Gallup has been tracking Americans’ belief in God since the 1940s, and the percentage who say they do didn’t dip below 90 percent until 2011. Now, they’ve found that 81 percent say they believe in God. That’s still an overwhelming majority, but it is a new low for the United States, down six percent from 2017.
Like most things in the U.S., there are some partisan leanings to unspool here. While majorities of both Republicans and Democrats say they believe in God, Democrats are less likely — with 72 percent saying they believe in God compared to 92 percent of Republicans. A similar trend shows up ideologically, with 62 percent of liberals saying they believe in God compared to 86 percent of moderates and 94 percent of conservatives.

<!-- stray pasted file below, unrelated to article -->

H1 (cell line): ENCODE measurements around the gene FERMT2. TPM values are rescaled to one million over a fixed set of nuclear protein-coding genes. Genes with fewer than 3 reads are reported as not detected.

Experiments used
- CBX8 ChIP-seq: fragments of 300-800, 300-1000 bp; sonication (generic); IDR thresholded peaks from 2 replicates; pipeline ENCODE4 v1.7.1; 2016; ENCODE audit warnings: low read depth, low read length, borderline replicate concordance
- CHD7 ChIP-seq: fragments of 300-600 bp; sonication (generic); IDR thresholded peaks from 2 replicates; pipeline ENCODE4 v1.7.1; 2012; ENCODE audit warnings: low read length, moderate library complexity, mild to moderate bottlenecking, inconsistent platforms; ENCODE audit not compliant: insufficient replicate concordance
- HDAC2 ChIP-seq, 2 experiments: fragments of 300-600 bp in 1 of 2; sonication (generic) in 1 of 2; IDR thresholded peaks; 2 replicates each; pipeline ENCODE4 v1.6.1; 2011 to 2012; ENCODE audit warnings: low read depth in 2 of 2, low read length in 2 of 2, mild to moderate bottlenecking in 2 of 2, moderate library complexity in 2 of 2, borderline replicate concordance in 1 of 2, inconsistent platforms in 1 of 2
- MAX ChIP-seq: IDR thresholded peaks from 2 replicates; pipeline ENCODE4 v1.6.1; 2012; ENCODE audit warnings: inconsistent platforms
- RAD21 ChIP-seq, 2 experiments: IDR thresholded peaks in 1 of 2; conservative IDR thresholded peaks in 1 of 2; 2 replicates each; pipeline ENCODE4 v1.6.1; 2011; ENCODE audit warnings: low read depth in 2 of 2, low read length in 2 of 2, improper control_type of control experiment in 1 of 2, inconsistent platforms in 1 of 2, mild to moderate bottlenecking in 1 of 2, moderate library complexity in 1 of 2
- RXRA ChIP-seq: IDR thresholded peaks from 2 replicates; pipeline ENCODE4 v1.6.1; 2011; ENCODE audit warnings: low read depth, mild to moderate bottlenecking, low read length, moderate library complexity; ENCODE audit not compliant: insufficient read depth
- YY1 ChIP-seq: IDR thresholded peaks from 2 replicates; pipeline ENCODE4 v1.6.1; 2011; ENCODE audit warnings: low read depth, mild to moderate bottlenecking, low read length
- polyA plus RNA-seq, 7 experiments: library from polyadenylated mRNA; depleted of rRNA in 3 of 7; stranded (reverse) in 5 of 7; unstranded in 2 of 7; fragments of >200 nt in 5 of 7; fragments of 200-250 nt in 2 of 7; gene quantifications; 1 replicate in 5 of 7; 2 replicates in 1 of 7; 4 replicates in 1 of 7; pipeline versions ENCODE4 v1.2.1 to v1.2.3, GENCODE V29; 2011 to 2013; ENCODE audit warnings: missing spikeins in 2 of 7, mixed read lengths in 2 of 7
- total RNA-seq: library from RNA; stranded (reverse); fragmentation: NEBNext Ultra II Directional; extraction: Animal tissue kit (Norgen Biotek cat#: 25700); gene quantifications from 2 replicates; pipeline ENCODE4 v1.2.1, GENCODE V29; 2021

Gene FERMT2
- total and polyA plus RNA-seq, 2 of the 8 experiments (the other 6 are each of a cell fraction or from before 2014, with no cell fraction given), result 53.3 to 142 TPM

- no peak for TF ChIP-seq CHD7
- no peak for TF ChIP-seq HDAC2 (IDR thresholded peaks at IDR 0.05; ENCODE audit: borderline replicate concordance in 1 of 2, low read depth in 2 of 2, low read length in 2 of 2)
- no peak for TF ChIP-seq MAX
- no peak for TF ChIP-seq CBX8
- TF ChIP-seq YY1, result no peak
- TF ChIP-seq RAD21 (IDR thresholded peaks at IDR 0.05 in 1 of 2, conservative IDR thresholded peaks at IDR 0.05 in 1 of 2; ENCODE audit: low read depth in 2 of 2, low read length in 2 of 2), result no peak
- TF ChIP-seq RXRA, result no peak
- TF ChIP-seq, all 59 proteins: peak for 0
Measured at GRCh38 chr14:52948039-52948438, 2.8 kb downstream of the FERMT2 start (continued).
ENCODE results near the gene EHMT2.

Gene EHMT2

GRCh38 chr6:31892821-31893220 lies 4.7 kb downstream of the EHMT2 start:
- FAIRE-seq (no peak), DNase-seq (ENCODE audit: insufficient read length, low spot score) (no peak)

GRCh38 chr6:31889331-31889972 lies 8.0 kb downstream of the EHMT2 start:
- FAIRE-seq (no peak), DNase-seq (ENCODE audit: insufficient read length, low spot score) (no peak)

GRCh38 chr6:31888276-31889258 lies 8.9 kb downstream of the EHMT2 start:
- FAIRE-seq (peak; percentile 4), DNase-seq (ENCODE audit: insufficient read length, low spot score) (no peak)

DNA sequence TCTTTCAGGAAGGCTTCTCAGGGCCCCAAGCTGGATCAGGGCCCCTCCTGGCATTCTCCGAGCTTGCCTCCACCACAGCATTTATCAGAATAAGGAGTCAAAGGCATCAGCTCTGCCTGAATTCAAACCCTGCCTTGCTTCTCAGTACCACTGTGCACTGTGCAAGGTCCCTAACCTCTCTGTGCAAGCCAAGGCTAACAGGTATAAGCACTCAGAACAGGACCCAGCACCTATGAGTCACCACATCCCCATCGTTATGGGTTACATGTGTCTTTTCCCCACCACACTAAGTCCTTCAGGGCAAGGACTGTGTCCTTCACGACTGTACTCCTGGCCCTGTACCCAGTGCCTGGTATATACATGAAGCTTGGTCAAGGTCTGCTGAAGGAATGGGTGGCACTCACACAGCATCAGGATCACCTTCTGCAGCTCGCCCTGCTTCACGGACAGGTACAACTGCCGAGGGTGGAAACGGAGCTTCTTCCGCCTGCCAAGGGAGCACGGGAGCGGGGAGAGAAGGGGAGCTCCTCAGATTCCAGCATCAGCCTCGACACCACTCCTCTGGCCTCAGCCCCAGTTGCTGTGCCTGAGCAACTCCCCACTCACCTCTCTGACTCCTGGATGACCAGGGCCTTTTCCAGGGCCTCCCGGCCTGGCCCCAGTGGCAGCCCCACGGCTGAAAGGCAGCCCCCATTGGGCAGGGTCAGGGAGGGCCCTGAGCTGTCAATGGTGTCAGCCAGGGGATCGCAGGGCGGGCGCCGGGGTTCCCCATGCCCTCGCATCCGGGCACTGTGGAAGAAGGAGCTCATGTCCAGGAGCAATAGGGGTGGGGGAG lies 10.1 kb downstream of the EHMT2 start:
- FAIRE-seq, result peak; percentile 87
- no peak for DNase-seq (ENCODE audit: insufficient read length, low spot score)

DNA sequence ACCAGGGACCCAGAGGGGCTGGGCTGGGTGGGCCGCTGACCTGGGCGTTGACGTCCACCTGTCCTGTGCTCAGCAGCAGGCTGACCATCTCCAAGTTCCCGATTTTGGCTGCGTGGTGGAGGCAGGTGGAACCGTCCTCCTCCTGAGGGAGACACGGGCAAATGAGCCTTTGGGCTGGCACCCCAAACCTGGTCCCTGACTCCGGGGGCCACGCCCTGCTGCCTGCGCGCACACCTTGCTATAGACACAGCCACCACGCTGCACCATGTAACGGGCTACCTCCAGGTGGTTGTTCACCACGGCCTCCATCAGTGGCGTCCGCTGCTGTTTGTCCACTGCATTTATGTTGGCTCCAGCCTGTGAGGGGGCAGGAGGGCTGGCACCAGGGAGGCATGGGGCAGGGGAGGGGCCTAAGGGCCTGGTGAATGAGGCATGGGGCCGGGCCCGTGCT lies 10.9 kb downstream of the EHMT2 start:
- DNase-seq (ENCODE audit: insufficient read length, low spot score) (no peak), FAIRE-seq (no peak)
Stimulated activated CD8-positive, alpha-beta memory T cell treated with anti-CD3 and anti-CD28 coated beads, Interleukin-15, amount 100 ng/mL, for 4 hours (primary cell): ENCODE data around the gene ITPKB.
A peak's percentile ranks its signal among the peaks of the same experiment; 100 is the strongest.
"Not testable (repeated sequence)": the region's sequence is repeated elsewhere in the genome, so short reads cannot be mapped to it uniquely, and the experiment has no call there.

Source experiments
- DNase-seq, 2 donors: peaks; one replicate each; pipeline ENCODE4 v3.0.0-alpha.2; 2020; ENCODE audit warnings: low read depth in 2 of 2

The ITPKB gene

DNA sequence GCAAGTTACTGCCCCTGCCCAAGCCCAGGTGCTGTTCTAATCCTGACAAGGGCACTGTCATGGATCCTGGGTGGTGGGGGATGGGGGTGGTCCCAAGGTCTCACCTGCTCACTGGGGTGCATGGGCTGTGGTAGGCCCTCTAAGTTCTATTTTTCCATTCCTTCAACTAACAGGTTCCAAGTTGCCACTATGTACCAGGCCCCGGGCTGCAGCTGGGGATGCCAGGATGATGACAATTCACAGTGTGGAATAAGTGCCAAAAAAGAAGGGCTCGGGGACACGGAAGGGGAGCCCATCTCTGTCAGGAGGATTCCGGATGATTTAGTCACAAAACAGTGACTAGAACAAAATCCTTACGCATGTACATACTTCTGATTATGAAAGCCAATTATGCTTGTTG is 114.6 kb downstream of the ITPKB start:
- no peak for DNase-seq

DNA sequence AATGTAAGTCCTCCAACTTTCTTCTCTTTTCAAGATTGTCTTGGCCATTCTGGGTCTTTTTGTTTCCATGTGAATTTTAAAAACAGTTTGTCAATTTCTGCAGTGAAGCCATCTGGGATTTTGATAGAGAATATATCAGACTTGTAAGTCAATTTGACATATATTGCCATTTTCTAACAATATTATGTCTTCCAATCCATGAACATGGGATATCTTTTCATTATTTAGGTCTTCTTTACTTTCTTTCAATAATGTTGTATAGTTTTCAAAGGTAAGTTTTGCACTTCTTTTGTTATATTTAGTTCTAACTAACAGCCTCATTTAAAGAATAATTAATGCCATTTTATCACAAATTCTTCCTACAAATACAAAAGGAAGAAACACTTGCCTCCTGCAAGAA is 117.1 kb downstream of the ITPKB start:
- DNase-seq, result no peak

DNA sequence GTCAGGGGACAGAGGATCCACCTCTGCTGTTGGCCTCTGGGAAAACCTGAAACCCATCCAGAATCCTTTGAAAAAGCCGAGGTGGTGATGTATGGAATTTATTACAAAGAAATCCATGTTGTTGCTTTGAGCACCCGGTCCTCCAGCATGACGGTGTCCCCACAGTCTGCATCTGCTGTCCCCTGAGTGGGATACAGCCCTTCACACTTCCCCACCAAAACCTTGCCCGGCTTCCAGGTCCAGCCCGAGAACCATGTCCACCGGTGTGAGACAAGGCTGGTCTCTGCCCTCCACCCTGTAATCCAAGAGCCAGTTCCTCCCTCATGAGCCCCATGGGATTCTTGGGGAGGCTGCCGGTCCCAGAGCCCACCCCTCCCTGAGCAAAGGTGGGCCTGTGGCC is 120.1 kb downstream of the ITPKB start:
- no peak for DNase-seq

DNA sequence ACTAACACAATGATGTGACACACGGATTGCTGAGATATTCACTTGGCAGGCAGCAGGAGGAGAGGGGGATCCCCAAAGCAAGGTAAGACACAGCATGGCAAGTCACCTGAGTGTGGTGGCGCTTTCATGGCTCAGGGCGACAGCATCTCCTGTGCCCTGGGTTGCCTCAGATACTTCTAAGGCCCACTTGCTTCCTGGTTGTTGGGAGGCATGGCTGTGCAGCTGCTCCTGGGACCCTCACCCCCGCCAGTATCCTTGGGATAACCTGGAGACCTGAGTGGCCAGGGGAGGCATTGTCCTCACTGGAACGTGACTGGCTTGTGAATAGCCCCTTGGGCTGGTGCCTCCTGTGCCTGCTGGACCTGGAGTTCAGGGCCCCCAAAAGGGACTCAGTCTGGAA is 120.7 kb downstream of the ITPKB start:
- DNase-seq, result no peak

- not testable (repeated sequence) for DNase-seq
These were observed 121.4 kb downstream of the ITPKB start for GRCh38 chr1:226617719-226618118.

Younger Americans are also less likely to believe in God than their parents and grandparents. 68 percent of 18-29 years say they believe in God, compared to 81 percent of 30-49 year olds and 88 percent of 50-64 year olds.
Crucially, this survey left the idea of “God” open to the respondent.
Interestingly, while belief in God is on the decline, Gallup clocked an even steeper decline in church attendance, church membership and trust in religious institutions as a whole. In other words, it may not be just that belief in God is dropping, but that it’s evolving into something less beholden to traditional ideas of what it even means to believe in God.